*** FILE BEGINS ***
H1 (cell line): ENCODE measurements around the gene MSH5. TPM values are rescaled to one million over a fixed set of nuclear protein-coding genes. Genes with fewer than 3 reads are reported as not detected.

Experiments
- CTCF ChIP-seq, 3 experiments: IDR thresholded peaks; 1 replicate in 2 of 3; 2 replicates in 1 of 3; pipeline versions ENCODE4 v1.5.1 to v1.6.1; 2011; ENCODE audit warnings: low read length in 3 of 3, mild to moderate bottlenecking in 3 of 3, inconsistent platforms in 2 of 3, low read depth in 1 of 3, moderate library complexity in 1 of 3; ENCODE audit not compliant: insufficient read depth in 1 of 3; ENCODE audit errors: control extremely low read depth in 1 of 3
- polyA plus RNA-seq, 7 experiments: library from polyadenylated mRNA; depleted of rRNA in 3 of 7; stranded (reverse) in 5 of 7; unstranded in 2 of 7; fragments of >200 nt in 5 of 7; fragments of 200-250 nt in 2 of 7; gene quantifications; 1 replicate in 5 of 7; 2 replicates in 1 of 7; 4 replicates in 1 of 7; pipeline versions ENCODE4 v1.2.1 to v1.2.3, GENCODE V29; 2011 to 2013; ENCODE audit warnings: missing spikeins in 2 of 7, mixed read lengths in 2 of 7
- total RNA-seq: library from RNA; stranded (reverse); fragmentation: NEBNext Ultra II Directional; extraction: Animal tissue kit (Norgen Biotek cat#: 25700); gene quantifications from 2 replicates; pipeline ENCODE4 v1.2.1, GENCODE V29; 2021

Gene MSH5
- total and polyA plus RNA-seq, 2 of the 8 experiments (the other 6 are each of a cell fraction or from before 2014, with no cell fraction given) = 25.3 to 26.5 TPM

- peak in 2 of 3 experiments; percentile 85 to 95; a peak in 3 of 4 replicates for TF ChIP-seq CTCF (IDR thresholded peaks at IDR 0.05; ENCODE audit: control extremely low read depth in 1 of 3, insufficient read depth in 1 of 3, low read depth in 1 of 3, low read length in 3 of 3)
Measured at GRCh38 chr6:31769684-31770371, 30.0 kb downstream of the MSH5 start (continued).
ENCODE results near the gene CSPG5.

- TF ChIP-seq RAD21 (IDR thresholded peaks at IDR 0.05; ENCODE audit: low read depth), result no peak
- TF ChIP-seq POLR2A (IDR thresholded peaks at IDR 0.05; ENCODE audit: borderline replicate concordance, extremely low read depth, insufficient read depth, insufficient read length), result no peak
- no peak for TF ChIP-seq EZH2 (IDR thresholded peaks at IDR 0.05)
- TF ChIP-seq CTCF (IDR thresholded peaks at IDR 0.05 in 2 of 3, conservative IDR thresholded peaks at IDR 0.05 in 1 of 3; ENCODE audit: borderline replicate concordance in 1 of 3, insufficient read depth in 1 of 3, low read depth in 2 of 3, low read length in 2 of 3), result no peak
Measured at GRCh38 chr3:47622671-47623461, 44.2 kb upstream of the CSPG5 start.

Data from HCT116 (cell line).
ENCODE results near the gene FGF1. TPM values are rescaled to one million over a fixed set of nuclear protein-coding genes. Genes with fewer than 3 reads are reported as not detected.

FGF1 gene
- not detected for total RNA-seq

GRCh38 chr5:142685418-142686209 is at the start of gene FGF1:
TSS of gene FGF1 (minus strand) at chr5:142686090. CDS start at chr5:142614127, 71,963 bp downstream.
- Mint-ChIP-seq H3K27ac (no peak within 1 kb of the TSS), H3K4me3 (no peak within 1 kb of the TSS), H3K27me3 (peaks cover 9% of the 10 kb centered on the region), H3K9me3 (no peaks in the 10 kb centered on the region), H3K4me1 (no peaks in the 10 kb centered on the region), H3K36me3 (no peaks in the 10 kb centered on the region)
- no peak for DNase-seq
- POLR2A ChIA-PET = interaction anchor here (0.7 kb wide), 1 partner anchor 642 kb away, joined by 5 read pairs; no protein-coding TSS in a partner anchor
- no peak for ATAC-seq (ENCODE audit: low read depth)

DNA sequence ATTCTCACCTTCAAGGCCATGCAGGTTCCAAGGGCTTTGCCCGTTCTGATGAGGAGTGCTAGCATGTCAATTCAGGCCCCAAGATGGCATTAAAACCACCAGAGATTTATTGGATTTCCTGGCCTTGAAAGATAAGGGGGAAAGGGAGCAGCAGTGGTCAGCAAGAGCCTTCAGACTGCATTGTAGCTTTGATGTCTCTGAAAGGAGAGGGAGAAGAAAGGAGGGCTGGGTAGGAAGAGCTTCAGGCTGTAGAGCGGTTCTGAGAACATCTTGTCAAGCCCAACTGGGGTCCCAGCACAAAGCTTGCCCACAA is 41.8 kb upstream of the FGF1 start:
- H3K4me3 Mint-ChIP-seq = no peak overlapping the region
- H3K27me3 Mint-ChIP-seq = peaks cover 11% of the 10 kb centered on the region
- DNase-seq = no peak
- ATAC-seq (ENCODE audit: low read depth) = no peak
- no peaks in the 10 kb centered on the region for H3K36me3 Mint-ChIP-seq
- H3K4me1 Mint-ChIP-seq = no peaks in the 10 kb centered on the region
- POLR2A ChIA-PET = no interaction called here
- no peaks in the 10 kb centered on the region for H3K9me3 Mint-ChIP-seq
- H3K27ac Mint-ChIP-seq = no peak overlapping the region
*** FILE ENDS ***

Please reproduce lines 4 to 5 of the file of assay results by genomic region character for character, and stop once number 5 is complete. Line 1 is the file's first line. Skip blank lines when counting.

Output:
- polyA plus RNA-seq, 7 experiments: library from polyadenylated mRNA; depleted of rRNA in 3 of 7; stranded (reverse) in 5 of 7; unstranded in 2 of 7; fragments of >200 nt in 5 of 7; fragments of 200-250 nt in 2 of 7; gene quantifications; 1 replicate in 5 of 7; 2 replicates in 1 of 7; 4 replicates in 1 of 7; pipeline versions ENCODE4 v1.2.1 to v1.2.3, GENCODE V29; 2011 to 2013; ENCODE audit warnings: missing spikeins in 2 of 7, mixed read lengths in 2 of 7
- total RNA-seq: library from RNA; stranded (reverse); fragmentation: NEBNext Ultra II Directional; extraction: Animal tissue kit (Norgen Biotek cat#: 25700); gene quantifications from 2 replicates; pipeline ENCODE4 v1.2.1, GENCODE V29; 2021